War on e-crimes: New law gives spy agencies immunity

Published: March 23, 2015
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here is little focus on cybercrimes, still the Statement of Objects and Reasons justifies the legislation: that Pakistan has no law at present to comprehensively deal with the growing threat of cybercrimes. DESIGN: ESSA MALIK

here is little focus on cybercrimes, still the Statement of Objects and Reasons justifies the legislation: that Pakistan has no law at present to comprehensively deal with the growing threat of cybercrimes. DESIGN: ESSA MALIK

ISLAMABAD: 

The newly introduced Prevention of Electronic Crimes Act provides blanket immunity to the country’s military and civilian intelligence agencies.

Referring to the activities of the armed forces, the government has incorporated a special clause so that the intelligence agencies could retain all their powers. Civilian intelligence agencies are also outside the purview of the new law.

PPP Senator Farhatullah Babar had told the government that there should be “minimum exceptions and exclusions” for the intelligence agencies and a procedure should also be defined for intelligence surveillance.

The draft law, prepared under the supervision of Minister of State for Information Technology Anusha Rahman, reads: “The offences, powers and procedures provided under this act are not related to and have no application upon the activities, powers or functions of intelligence agencies or services.”

The law also states that the procedures are without prejudice to the operation of or powers exercised under the Telecommunication Act, the Army Act, the Air Force Act, the Navy Ordinance, and the purview of the Intelligence Bureau, the intelligence agency or intelligence service notified by the federal government.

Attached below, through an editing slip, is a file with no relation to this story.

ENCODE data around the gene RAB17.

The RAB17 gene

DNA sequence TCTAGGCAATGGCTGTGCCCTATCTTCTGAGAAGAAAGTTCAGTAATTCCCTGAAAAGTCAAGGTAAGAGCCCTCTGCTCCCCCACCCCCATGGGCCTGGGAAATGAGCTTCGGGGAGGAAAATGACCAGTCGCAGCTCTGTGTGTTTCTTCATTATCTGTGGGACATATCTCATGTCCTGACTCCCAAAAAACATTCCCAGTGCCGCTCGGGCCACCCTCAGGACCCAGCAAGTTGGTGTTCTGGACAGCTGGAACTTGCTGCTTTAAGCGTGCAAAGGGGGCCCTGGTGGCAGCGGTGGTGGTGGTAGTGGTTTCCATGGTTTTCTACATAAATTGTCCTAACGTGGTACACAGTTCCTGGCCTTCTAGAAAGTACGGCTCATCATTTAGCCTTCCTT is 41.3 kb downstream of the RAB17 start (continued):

There is little focus on cybercrimes, still the Statement of Objects and Reasons justifies the legislation: that Pakistan has no law at present to comprehensively deal with the growing threat of cybercrimes.

Against defamation

The legislation also protects women against defamation. It states that “whoever, with malicious intent, knowingly and publically exhibits, displays [or] transmits any electronic communication that harms the reputation of a woman … without the express or implied consent of the woman in question … shall be punished with imprisonment for [up to] one year or with fine [up to] one million rupees or both”.

Special investigators

The Ministry of Information Technology has proposed a special investigation agency to probe cybercrimes. The investigators would be empowered to confiscate electronic devices for investigation. However, the bill does not offer any mechanism to block objectionable materials, websites or hate literature.

Sources said the Federal Investigation Agency (FIA) had conveyed its concerns to the government for not considering the agency for the task.

An FIA official said that giving into the agency’s demand, the IT ministry half-heartedly proposed the FIA’s name to the government.

Published in The Express Tribune, March 23rd, 2015.

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Reader Comments (1)

  • Antebellum
    Mar 23, 2015 - 8:44AM

    The legislation also protects women against defamation. It states that “whoever, with malicious intent, knowingly and publically exhibits, displays [or] transmits any electronic communication that harms the reputation of a woman

    Why only women? Why not everyone?Recommend

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